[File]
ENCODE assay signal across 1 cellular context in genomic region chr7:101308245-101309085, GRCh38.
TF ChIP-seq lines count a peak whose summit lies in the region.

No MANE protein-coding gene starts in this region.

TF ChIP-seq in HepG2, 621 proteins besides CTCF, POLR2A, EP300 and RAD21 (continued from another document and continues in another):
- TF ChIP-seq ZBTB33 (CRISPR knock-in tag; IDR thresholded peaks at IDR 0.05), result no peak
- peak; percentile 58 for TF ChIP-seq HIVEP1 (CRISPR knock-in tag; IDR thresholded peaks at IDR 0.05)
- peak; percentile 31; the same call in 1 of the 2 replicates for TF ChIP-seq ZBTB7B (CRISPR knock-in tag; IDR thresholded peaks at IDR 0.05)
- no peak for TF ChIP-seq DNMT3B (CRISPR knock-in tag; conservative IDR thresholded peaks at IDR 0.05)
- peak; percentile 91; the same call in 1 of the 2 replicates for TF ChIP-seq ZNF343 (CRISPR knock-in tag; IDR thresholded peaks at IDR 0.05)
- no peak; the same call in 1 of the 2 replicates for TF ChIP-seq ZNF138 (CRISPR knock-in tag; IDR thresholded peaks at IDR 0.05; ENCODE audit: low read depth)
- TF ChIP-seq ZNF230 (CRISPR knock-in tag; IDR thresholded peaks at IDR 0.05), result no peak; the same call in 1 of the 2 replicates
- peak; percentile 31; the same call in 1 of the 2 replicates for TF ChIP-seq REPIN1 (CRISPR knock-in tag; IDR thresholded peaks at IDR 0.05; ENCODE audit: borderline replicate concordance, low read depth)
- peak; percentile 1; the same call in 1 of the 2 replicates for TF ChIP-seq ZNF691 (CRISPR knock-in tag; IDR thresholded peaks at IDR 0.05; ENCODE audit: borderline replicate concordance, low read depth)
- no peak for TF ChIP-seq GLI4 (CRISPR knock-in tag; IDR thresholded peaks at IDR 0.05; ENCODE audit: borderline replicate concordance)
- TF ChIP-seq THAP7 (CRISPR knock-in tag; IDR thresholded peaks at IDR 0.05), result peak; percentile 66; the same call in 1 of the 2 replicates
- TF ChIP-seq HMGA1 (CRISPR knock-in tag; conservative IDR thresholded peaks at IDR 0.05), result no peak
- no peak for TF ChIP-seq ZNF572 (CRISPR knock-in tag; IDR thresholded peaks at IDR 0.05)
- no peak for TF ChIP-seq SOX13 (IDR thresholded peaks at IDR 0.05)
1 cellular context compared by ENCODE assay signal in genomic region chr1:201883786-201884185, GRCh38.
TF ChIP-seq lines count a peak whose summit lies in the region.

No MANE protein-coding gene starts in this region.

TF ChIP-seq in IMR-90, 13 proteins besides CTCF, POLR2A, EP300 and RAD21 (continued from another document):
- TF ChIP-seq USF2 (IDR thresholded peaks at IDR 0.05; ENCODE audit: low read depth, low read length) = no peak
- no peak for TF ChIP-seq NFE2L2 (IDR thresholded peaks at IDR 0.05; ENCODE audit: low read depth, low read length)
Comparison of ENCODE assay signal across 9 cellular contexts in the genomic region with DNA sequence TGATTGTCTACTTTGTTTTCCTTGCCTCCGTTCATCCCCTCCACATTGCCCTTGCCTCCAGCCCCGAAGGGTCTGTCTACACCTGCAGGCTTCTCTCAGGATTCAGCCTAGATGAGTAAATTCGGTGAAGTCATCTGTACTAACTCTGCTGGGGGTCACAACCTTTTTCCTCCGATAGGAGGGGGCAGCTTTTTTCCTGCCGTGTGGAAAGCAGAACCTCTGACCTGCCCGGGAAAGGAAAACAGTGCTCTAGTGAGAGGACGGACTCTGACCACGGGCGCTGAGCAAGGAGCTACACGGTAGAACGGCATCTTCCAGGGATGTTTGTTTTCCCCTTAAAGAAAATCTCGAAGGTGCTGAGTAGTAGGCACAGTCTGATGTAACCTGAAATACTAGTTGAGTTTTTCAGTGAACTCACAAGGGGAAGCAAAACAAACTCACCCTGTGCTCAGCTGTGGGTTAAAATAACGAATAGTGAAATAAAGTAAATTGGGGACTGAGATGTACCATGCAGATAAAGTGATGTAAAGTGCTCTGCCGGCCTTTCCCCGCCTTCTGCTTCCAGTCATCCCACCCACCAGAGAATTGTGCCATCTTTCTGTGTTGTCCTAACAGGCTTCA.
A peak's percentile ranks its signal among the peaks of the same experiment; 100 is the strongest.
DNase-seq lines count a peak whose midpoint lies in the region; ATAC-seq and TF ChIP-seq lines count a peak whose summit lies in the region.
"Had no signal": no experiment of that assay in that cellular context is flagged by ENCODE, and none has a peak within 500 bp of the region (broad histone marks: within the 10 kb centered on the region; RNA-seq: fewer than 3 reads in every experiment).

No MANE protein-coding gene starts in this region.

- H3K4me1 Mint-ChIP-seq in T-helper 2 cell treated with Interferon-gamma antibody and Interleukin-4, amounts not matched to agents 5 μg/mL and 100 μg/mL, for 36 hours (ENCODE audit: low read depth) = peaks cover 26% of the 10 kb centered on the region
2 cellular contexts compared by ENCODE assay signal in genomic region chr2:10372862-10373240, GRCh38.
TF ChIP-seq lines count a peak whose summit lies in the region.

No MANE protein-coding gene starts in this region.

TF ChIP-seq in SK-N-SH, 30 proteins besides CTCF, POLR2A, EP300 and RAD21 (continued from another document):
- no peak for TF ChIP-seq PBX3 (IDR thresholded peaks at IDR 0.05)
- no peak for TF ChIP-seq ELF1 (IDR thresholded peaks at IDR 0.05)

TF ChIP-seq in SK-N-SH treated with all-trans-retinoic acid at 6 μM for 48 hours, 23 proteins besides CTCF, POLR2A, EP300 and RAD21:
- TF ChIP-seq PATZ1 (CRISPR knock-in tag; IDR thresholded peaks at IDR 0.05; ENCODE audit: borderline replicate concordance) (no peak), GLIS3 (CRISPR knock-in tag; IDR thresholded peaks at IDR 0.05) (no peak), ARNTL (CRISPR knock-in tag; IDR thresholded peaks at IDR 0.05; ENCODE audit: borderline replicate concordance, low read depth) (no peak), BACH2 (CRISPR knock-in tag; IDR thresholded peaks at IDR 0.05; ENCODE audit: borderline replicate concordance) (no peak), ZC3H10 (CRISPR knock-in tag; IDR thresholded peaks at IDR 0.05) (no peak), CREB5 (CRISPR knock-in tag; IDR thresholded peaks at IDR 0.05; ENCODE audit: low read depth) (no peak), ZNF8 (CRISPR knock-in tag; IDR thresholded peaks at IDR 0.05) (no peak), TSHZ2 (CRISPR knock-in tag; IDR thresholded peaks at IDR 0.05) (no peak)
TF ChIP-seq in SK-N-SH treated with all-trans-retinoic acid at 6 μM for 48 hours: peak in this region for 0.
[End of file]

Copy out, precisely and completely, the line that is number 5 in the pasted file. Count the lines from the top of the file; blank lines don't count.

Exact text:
- TF ChIP-seq ZBTB33 (CRISPR knock-in tag; IDR thresholded peaks at IDR 0.05), result no peak